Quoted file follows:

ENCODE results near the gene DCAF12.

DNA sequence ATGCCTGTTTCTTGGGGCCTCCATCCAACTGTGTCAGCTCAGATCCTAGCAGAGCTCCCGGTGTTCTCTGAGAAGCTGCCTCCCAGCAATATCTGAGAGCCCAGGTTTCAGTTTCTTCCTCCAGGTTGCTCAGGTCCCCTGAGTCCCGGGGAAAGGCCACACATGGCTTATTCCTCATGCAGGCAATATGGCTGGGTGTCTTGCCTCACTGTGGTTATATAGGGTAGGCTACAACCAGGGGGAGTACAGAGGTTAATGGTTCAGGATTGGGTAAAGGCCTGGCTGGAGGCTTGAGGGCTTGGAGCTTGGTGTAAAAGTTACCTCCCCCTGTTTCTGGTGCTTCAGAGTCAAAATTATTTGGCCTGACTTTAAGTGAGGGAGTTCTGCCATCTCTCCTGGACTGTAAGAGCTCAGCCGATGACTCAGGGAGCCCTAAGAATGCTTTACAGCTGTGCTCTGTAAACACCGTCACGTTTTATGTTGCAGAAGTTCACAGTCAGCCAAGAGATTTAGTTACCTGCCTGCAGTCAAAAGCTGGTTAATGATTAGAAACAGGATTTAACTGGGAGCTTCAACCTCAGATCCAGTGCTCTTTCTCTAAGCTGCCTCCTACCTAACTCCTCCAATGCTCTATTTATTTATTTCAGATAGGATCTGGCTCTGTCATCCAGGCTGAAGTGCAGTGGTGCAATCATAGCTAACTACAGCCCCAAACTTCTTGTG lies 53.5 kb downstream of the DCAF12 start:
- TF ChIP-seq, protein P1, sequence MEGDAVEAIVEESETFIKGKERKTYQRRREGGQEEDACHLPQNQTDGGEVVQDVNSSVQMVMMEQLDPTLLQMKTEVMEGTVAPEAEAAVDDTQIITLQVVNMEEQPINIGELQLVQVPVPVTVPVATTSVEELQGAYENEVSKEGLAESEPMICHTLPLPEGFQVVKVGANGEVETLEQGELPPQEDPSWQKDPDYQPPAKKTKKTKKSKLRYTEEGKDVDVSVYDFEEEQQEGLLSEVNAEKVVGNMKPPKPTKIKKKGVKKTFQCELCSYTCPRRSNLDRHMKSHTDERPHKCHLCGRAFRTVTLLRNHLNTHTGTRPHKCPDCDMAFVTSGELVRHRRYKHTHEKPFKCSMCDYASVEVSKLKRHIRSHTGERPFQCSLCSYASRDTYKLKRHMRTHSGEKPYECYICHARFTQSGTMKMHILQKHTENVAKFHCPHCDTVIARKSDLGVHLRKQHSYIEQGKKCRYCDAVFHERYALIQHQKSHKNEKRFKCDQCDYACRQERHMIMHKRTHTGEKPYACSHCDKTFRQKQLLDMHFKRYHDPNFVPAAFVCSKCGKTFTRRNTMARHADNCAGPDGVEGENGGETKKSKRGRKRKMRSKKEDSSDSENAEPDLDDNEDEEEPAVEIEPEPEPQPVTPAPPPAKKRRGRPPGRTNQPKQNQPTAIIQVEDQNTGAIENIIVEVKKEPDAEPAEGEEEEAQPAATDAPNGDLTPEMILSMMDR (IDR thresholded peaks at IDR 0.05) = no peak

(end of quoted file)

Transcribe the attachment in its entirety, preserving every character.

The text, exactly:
ENCODE results near the gene DCAF12.

DNA sequence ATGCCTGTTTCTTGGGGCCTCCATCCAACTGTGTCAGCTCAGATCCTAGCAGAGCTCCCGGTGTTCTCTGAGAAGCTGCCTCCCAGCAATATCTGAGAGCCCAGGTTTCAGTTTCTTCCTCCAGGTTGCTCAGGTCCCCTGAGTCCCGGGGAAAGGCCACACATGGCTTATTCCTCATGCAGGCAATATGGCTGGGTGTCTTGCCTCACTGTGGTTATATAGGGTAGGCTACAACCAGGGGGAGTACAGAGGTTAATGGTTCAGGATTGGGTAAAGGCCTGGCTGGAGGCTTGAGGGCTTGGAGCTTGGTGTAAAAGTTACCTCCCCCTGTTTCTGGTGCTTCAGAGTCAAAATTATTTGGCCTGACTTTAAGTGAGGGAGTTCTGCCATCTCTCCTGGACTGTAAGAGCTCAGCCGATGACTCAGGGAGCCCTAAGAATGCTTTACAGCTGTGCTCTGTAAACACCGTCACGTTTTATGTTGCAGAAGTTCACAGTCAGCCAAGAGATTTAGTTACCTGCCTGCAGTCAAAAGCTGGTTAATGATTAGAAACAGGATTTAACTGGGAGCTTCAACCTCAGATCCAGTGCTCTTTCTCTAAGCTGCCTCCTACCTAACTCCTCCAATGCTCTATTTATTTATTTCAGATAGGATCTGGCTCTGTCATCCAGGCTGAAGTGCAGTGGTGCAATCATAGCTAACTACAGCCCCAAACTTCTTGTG lies 53.5 kb downstream of the DCAF12 start:
- TF ChIP-seq, protein P1, sequence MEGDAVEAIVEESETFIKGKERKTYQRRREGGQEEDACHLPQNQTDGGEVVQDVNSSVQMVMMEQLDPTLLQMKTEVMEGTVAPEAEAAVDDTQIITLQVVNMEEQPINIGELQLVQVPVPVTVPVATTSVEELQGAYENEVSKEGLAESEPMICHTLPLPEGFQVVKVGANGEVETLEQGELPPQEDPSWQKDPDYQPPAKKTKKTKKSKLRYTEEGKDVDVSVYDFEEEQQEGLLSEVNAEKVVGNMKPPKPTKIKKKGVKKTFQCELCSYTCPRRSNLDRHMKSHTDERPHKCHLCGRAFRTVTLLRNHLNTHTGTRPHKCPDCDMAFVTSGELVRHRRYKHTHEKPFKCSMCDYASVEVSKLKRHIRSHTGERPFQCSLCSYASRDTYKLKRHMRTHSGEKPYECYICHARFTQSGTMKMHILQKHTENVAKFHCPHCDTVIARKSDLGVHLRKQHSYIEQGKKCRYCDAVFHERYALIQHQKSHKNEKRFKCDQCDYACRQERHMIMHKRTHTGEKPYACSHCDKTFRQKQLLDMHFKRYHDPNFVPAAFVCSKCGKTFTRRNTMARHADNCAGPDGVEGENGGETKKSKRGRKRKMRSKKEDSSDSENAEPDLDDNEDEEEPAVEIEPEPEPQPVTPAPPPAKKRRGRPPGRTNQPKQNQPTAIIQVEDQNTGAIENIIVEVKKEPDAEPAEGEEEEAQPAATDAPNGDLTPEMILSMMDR (IDR thresholded peaks at IDR 0.05) = no peak